Child neglect is the most common form of child maltreatment in the United States. Researchers have indicated that child neglect is strongly correlated with poverty, single-parent caretakers, unemployment, and multifaceted family problems. When neglect is present, it is usually pervasive in the lives of all family members, with both parents and children often perceiving themselves to be powerless and viewing attempts at goal achievement to be futile. Treatment for neglectful families requires multidisciplinary efforts to improve family functioning and promote a safe and supportive environment. Nurses have a variety of roles in the assessment of and primary, secondary, and tertiary prevention interventions for child neglect, with child safety and optimal family functioning as the desired outcomes. Early identification and intervention has the potential for reducing or preventing the developmental consequences associated with the deprivations of neglect. The nurse's role as child/family advocate is often the critical determinant of whether "at-risk" families are identified and receive the therapeutic interventions and tangible services they need. Additionally, nurses often have direct responsibilities for monitoring and remediating parenting patterns that have placed the child in hazardous conditions. PMID:12024360

  4. Driver face recognition as a security and safety feature

    Science.gov (United States)

    Vetter, Volker; Giefing, Gerd-Juergen; Mai, Rudolf; Weisser, Hubert

    1995-09-01

    We present a driver face recognition system for comfortable access control and individual settings of automobiles. The primary goals are the prevention of car thefts and heavy accidents caused by unauthorized use (joy-riders), as well as the increase of safety through optimal settings, e.g. of the mirrors and the seat position. The person sitting on the driver's seat is observed automatically by a small video camera in the dashboard. All he has to do is to behave cooperatively, i.e. to look into the camera. A classification system validates his access. Only after a positive identification, the car can be used and the driver-specific environment (e.g. seat position, mirrors, etc.) may be set up to ensure the driver's comfort and safety. The driver identification system has been integrated in a Volkswagen research car. Recognition results are presented.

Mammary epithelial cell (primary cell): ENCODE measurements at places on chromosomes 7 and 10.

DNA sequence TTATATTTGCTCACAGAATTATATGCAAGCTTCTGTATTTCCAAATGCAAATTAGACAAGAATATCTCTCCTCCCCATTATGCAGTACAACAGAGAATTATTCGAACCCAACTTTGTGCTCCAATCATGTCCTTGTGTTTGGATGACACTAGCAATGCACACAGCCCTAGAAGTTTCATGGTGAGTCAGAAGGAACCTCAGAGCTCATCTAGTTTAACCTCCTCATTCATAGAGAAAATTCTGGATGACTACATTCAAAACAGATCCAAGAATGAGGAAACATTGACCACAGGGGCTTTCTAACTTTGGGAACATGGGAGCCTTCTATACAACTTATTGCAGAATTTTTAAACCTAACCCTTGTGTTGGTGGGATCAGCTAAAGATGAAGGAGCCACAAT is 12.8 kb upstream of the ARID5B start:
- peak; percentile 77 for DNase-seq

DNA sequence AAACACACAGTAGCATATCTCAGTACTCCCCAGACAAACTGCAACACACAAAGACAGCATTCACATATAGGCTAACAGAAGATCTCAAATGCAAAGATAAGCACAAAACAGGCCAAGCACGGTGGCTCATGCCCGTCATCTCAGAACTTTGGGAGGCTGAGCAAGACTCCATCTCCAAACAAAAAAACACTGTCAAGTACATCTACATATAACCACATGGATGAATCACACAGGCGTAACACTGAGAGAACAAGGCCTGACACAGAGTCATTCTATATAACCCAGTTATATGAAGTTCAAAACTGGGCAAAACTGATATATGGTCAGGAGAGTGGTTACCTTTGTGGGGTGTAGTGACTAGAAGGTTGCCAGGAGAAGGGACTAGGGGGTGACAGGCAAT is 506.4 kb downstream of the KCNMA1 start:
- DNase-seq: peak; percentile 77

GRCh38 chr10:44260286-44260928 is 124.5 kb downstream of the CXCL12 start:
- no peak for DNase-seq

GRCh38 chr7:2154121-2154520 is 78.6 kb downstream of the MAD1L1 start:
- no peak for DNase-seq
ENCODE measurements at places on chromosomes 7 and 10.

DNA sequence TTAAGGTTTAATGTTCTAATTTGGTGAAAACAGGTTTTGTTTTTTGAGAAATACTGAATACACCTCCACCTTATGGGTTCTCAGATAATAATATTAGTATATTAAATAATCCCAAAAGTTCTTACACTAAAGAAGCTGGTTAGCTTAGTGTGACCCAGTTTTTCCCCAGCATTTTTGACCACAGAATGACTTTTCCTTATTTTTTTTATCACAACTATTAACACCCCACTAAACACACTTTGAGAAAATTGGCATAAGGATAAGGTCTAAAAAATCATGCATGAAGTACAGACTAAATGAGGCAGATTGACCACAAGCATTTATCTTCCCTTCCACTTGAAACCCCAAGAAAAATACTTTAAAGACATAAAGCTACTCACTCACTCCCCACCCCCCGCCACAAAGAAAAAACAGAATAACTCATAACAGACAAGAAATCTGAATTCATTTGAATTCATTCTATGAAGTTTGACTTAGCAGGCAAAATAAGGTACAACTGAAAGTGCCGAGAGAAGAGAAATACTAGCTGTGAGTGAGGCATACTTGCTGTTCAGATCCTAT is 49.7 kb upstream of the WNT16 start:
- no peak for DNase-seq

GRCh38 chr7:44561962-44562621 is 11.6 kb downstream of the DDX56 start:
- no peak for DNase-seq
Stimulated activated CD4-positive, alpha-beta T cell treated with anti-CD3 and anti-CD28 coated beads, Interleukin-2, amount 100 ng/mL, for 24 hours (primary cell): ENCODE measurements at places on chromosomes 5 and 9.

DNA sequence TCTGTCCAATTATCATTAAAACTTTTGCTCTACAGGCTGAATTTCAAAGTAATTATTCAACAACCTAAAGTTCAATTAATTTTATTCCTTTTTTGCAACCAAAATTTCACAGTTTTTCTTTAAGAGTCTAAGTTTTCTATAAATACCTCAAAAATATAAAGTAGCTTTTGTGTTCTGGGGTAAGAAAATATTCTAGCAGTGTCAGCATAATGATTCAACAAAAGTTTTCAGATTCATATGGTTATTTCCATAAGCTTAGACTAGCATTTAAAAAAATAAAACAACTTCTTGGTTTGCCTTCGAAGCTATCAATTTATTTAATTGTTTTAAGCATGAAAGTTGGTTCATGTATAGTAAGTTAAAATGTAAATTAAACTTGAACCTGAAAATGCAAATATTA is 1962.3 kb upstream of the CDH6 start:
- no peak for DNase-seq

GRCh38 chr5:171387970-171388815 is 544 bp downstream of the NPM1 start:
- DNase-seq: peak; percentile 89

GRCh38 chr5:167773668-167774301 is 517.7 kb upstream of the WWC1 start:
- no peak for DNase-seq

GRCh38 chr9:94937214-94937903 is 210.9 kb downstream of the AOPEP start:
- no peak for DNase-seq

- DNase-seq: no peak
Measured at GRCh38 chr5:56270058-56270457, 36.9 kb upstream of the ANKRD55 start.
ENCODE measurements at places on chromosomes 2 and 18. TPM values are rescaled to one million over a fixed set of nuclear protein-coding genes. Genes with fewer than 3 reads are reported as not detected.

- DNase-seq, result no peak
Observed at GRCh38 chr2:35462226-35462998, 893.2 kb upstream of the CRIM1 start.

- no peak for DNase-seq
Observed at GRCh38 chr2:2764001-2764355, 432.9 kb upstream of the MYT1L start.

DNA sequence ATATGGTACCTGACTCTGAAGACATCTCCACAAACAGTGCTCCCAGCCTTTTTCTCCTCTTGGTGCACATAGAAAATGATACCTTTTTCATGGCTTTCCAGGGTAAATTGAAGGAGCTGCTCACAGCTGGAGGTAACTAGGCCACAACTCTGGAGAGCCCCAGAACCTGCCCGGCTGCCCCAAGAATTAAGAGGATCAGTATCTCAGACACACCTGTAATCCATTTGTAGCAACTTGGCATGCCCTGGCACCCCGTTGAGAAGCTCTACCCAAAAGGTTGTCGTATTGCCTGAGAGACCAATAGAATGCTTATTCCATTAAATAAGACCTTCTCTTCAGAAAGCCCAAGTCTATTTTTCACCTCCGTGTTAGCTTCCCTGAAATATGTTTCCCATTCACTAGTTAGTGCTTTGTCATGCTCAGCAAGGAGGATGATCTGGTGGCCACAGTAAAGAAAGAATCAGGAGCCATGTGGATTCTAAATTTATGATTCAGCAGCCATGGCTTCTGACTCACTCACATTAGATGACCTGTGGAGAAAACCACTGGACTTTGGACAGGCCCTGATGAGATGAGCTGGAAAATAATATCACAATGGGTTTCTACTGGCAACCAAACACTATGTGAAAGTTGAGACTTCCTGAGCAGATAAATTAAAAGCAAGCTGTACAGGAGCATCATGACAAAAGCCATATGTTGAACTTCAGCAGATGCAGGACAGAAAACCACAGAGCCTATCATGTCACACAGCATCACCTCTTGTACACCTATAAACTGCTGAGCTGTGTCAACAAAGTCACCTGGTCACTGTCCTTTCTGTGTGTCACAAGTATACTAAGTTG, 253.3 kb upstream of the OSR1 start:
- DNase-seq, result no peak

5. Seat Belt Usage in Injured Car Occupants: Injury Patterns, Severity and Outcome After Two Main Car Accident Mechanisms in Kashan, Iran, 2012

    Science.gov (United States)

    Mohammadzadeh, Mahdi; Paravar, Mohammad; Mirzadeh, Azadeh Sadat; Mohammadzadeh, Javad; Mahdian, Soroush

    2015-01-01

    Background: Road traffic accidents (RTAs) are the main public health problems in Iran. The seat belts, which are vehicle safety devices, are imperative to reduce the risk of severe injuries and mortality. Objectives: The aim of the study was to evaluate injury patterns, severity and outcome among belted and unbelted car occupants who were injured in car accidents. Patients and Methods: This cross-sectional prospective study was performed on all car occupants injured in RTAs (n = 822) who were transported to hospital and hospitalized for more than 24 hours from March 2012 to March 2013. Demographic profile of the patients, including age, gender, position in the vehicle, the use of seat belts, type of car crashes, injured body regions, revised trauma score (RTS), Glasgow coma score (GCS), duration of hospital stay and mortality rate were analyzed by descriptive analysis, chi-square and independent t-test. P occupants were younger (28 years vs. 38 years) and had more frequently sustained head, abdomen and multiple injuries (P = 0.01, P = 0.01 and P = 0.009, respectively). Also, these patients had significantly lower GCS and elongated hospitalization and higher death rate (P = 0.001, P = 0.001 and P = 0.05, respectively). Tendency of severe head trauma and low RTS and death were increased in unbelted occupants in car rollover accident mechanisms (P = 0.001, P = 0.01 and P = 0.008, respectively). Conclusions: During car crashes, especially car rollover, unbelted occupants are more likely to sustain multiple severe injuries and death. Law enforcement of the seat belt usage for all occupants (front and rear seat) is obligatory to reduce severe injuries sustained as a result of car accidents, especially in vehicles with low safety. PMID:26064867

  6. Child Labor and Environmental Health: Government Obligations and Human Rights

    OpenAIRE

    Joseph J Amon; Jane Buchanan; Jane Cohen; Juliane Kippenberg

    2012-01-01

    The Convention concerning the Prohibition and Immediate Action for the Elimination of the Worst Forms of Child Labour was adopted by the International Labour Organization in 1999. 174 countries around the world have signed or ratified the convention, which requires countries to adopt laws and implement programs to prohibit and eliminate child labor that poses harms to health or safety. Nonetheless, child labor continues to be common in the agriculture and mining sectors, where safety and envi...

  7. Spinal Elongation and its Effects on Seated Height in a Microgravity Environment (Spinal)

    Science.gov (United States)